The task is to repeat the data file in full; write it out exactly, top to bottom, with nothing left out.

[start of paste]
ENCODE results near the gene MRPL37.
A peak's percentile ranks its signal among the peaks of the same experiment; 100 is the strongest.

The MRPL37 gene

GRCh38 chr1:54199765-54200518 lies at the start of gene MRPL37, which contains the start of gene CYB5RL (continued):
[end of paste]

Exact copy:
ENCODE results near the gene MRPL37.
A peak's percentile ranks its signal among the peaks of the same experiment; 100 is the strongest.

The MRPL37 gene

GRCh38 chr1:54199765-54200518 lies at the start of gene MRPL37, which contains the start of gene CYB5RL (continued):